Spring Seeding Pitfalls
Many lawns need to have sections reseeded in the spring due to plow and ice damage as well as winter kill. While the intentions are good, there are some serious pitfalls that should be taken into consideration prior to spring seeding.
Cold soil, even if perceived bare and ready, will not allow seed to germinate, particularly if thrown on the original lawn surface without added loam. This is common in April since soil temperatures don’t generally rise to the minimum level (in the 50°s) needed to allow decent germination. Seed left on the original lawn surface is also prone to dry out before germination can even begin.
A second pitfall to spring seeding is the common use of crabgrass-prevention products, that not surprisingly, also prevent good seed from growing! However, on a positive note, there is a great product called Tenacity that allows for both crabgrass suppression and spring seeding! We provide this popular service because so many of our clients request crabgrass control with plans for reseeding, either themselves or by our technicians.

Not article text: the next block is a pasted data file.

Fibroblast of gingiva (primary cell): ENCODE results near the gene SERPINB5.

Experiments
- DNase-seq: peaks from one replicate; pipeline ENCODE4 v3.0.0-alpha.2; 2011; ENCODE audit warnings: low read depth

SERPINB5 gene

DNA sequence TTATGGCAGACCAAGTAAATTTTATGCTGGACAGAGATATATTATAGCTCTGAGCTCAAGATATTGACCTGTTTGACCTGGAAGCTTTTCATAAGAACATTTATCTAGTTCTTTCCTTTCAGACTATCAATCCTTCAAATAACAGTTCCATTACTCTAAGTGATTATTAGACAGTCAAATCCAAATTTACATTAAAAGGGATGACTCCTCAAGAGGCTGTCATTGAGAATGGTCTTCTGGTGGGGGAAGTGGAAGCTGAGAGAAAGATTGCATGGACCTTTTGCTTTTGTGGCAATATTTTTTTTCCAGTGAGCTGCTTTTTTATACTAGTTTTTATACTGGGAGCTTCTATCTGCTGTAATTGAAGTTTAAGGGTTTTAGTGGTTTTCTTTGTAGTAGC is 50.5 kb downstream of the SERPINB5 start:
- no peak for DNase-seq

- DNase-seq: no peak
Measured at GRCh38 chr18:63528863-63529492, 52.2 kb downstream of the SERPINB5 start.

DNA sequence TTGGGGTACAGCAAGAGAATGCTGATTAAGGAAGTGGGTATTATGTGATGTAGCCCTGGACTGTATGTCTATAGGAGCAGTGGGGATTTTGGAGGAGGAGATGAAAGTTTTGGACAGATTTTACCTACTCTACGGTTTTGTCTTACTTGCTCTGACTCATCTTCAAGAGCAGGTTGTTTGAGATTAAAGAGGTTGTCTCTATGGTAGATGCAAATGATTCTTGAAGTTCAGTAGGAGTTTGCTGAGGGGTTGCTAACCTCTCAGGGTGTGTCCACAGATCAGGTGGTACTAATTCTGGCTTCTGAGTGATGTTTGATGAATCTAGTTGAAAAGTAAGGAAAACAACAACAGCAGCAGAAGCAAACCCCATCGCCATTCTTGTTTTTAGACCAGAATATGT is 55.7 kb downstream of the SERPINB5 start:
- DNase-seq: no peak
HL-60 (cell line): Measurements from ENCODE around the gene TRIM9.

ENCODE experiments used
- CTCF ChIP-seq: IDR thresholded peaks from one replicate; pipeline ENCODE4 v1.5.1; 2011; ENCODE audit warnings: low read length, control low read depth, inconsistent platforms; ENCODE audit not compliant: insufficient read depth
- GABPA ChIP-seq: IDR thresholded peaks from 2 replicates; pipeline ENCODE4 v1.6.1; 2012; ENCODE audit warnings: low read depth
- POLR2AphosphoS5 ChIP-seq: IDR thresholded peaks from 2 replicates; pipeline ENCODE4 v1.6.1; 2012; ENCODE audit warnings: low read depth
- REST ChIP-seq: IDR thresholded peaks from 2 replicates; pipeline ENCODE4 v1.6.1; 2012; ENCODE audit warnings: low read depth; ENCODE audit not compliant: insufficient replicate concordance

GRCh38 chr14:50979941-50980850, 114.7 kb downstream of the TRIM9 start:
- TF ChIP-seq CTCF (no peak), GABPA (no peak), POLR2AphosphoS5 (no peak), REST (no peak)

It is also important to consider the selected seed variety, (see blog post http://www.mrgrassblog.net/spring-seeding/ for the importance of choosing the correct seed for the site). While ryegrass will be the first to germinate in a spring seeding scenario (7-14 days), bluegrass takes a full month. If bluegrass is the primary seed choice sowed in early May, you would certainly not see new growth until Memorial Day weekend or a dash later. This scenario gives crabgrass an ideal opportunity to germinate and overrun a non-treated seed bed.
Another potential complication for new grass is an early summer of hot and humid weather. These conditions are ideal for diseases, such as Pythium or brown patch disease that can blight or kill a new lawn area literally overnight. Precautionary disease and compost tea sprays can help combat against these diseases.
Steps for Successful Spring Seeding
Spring seeding should generally be done in the month of May, or early June at the latest, with particular attention to early weed mitigation (Tenacity), having a topcoat of fresh loam to create a suitable seeding bed, and scheduling a secondary spray for crabgrass in late June or July. I thoroughly endorse a secondary crabgrass spray since any crabgrass that does end up germinating (and it will happen) will outgrow and compete with the new lawn area, sacrificing optimum results. A disease spray and a compost tea application are also excellent proactive treatments to help a new grass become established.
Fall is Best
In my experience, spring seeding is best left to small repairs, leaving full renovations or substantial repairs for late summer and fall. This is an ideal time for lawn work due to warm soil and the inability of crabgrass to germinate and compete with the new grass. See blog post http://www.mrgrassblog.net/fall-lawn-seeding-in-nh-vt/ about fall seeding.